“Ninety-five per cent of people with AIDS are poor, and most of them do not even know about the first line regimen,” says Ricki Tombing from the state of Manipur — one of the six focus states in the government’s AIDS strategy. “Either the government should get fully involved or it should get NGO counselors to assist the patients as they are more sensitive. Government counselors at testing centers only fill up forms.”

Tombing, a former drug user, was diagnosed with HIV three years ago. “In 2002, when I went for a second test, the counselor who filled up the form asked me how many sexual partners I have had. I told him and he ticked the column saying ‘sex workers.’ He assumed — wrongly — that I had visited sex workers,” he said, pointing to only one of many common biases in India.

Amit Sen Gupta of the JSA says the government cannot go on using the plea of lack of infrastructure when it comes to treatment issues. “This is a pernicious argument. If there are no treatment facilities, even detection will become difficult,” Sen Gupta, a critic of privatization, says. The new government, he adds, should spell out exactly how much it plans to spend each year on health.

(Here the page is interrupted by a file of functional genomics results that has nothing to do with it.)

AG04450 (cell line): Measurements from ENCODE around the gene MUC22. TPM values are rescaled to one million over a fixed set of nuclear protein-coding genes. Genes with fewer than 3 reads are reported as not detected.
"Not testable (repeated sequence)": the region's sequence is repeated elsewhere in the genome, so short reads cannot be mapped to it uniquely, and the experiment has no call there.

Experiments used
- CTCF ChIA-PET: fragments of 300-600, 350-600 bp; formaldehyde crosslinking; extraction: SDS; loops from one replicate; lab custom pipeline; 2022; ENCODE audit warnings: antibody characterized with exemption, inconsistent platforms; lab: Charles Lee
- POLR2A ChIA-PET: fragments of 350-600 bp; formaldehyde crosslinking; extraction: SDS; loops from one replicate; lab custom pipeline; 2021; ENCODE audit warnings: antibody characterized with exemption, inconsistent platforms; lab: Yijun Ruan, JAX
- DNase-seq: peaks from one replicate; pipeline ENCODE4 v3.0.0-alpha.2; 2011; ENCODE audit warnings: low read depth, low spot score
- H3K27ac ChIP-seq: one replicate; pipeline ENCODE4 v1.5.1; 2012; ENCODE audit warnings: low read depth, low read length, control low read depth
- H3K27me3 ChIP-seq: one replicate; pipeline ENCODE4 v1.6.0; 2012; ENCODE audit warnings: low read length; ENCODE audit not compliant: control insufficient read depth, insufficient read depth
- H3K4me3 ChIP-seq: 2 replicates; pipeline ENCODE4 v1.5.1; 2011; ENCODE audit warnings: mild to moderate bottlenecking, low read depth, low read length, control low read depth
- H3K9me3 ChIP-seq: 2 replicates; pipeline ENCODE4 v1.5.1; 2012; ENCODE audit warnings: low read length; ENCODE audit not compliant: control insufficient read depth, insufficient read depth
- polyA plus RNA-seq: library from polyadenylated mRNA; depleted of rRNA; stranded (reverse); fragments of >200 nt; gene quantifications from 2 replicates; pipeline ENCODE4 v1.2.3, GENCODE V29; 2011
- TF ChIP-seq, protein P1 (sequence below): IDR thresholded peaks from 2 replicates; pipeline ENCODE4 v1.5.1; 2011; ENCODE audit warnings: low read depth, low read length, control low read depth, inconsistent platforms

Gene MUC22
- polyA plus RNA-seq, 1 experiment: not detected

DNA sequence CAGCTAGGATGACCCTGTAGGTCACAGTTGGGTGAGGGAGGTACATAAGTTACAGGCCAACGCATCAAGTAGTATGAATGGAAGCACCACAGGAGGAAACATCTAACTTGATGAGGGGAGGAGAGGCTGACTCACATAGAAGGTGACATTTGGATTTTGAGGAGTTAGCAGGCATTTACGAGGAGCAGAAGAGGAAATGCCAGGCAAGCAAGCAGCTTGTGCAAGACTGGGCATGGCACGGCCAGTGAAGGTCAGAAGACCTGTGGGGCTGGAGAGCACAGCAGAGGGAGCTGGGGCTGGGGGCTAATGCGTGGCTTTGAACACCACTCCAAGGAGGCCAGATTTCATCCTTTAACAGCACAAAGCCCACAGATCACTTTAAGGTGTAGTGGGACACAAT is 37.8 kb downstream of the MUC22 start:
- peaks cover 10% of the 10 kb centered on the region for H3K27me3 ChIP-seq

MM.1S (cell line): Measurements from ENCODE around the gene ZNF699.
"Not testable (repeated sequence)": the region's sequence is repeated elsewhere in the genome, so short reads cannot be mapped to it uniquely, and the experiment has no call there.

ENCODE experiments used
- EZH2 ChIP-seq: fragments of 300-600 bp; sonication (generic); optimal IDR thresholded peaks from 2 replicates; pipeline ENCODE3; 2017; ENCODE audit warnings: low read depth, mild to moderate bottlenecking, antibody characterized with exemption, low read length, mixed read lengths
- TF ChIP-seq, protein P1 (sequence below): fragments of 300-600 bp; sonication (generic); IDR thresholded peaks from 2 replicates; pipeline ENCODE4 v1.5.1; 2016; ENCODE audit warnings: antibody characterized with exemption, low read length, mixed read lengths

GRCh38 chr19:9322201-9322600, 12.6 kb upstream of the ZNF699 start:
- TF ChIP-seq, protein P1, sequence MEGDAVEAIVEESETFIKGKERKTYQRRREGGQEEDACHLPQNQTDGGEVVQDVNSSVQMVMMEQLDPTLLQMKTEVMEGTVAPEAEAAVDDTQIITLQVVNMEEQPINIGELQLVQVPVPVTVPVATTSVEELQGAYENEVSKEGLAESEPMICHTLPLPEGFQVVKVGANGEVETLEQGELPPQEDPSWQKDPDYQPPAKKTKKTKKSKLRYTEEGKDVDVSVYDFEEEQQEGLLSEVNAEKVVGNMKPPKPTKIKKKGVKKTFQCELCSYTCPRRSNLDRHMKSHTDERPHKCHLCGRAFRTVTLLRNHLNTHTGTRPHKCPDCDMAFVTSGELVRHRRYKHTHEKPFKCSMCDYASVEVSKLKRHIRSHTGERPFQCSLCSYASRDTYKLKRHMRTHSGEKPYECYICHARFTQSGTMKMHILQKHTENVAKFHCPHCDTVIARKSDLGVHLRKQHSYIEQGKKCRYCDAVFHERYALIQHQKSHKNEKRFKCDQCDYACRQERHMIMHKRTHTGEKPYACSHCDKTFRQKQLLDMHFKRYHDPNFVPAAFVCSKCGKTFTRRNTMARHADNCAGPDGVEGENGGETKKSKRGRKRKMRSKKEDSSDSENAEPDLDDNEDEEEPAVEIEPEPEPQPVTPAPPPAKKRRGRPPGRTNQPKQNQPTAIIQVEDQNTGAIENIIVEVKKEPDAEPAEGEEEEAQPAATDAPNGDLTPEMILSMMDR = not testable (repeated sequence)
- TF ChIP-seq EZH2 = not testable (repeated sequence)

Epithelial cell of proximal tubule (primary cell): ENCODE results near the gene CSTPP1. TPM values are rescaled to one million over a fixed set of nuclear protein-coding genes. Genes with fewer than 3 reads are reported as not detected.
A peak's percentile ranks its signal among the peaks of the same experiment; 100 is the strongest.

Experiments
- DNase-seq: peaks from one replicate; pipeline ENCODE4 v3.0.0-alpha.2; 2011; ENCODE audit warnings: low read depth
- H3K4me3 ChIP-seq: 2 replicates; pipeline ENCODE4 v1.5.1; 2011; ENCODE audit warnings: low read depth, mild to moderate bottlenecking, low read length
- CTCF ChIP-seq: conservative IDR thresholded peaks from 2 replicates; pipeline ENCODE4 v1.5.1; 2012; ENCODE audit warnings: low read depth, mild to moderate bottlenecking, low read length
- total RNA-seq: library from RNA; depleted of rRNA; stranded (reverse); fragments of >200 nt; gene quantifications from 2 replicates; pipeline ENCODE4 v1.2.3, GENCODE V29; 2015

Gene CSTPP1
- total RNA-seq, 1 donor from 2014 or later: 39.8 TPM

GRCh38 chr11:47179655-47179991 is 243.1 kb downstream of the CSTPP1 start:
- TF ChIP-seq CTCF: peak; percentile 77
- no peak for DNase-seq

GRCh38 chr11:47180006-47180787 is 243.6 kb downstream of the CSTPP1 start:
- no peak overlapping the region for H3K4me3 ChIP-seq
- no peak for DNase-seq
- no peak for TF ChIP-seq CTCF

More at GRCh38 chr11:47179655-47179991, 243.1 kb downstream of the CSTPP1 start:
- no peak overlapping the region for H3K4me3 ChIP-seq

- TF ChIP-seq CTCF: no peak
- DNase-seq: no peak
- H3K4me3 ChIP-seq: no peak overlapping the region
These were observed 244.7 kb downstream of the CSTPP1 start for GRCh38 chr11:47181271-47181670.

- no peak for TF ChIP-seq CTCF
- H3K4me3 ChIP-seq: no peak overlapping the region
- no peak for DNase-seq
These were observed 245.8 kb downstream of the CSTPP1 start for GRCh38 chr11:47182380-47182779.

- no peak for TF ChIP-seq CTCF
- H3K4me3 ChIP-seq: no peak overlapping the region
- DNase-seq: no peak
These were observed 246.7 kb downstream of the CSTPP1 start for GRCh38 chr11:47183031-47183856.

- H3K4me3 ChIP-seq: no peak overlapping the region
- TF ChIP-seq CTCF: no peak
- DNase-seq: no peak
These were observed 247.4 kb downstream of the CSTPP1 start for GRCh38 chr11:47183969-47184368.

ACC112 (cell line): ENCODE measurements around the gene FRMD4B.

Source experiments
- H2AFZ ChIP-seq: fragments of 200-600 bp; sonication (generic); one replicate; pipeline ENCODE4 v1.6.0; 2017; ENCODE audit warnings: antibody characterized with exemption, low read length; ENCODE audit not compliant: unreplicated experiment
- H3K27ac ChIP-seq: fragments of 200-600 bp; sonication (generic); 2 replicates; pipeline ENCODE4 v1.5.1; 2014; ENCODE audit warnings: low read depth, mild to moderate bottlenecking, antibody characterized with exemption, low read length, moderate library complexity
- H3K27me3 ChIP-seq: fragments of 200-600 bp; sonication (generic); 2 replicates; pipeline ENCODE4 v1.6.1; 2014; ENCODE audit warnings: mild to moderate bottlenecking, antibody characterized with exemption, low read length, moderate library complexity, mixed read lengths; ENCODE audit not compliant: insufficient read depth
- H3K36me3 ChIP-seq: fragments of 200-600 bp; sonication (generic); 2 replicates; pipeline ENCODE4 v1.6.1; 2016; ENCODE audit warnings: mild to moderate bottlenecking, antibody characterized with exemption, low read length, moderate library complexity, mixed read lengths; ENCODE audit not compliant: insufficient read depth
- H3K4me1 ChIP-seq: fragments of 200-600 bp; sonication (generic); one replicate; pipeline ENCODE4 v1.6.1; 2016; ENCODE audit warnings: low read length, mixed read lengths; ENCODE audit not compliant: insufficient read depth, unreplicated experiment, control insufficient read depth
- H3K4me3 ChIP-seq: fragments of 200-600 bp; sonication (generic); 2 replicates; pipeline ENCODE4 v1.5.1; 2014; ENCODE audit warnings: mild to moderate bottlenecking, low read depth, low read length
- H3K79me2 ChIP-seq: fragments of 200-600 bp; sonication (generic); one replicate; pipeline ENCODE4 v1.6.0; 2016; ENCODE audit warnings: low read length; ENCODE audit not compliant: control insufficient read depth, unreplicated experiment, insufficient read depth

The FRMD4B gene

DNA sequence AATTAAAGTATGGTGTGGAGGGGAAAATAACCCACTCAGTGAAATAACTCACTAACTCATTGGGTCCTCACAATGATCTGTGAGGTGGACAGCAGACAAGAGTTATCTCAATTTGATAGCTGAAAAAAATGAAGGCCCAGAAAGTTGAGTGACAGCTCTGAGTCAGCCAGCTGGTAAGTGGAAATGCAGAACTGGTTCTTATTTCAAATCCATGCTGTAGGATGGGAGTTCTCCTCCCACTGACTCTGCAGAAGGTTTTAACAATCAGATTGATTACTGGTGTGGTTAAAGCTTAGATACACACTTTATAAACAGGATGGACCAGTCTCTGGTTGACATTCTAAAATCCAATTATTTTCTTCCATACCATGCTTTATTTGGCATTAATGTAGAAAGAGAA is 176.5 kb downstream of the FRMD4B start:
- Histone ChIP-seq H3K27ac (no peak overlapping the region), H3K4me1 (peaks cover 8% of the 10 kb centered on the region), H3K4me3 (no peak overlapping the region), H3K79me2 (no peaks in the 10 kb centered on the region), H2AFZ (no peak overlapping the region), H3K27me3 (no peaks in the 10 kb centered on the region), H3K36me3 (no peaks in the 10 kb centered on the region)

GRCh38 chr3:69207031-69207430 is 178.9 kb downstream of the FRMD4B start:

Most of all, argues the JSA, there needs to be a “pro-poor bias” in India’s health policy, including access to AIDS treatment.

“Entering into a system of targets where people are just numbers and healthcare a convenient jargon is not going to do anyone any good,” says Sen Gupta. “Health programs need to be integrated within the primary healthcare system with decentralized planning, decision-making and implementation with the active participation of the community. The top-down approach has to go.”

It’s one “paradigm shift” that the majority of Indians have yet to see.

— T.K. Rajalakshmi

T.K. Rajalakshmi is a correspondent for the Indian newsmagazine, Frontline. Panos Features/Third World Network Features


The December Lawrence Summers Memorial Award* goes to Dr. Robert Maloney, a Los Angeles ophthalmologist who is at the cutting-edge of degrading eye specialists into cosmetic enhancement agents.